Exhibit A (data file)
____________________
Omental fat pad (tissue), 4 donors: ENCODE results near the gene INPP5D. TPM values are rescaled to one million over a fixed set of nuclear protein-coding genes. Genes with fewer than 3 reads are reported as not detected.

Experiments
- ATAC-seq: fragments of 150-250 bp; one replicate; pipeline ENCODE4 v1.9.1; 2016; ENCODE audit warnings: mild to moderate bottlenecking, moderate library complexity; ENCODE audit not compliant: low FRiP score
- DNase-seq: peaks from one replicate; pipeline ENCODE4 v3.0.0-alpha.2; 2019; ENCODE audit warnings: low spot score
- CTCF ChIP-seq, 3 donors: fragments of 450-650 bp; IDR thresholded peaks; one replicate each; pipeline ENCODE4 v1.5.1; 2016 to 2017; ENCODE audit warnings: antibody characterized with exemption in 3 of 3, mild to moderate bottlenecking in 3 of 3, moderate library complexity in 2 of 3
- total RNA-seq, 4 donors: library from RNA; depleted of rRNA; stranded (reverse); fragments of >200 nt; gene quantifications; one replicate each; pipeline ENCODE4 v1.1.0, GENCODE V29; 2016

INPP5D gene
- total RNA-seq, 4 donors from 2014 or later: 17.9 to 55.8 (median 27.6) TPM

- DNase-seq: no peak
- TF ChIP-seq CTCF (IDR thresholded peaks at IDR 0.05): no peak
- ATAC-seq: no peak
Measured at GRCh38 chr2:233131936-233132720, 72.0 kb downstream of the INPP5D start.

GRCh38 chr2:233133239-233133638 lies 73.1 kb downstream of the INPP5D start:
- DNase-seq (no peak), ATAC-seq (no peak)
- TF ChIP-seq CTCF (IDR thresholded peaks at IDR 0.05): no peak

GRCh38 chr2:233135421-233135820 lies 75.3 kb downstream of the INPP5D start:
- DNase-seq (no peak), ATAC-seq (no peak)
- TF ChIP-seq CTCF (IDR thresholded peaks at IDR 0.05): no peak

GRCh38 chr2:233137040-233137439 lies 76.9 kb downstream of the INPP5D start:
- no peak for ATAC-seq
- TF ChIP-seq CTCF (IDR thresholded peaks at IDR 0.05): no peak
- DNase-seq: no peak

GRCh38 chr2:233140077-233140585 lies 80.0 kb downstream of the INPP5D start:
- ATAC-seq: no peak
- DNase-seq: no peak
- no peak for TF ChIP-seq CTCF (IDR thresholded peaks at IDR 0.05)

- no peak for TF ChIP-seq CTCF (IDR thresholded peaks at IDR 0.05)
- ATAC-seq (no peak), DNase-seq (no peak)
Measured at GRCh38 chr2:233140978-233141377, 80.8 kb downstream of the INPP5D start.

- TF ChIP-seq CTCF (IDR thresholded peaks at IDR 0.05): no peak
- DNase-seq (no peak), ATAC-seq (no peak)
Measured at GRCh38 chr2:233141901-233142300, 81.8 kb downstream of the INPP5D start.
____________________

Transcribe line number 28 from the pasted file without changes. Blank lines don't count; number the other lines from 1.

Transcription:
- ATAC-seq (no peak), DNase-seq (no peak)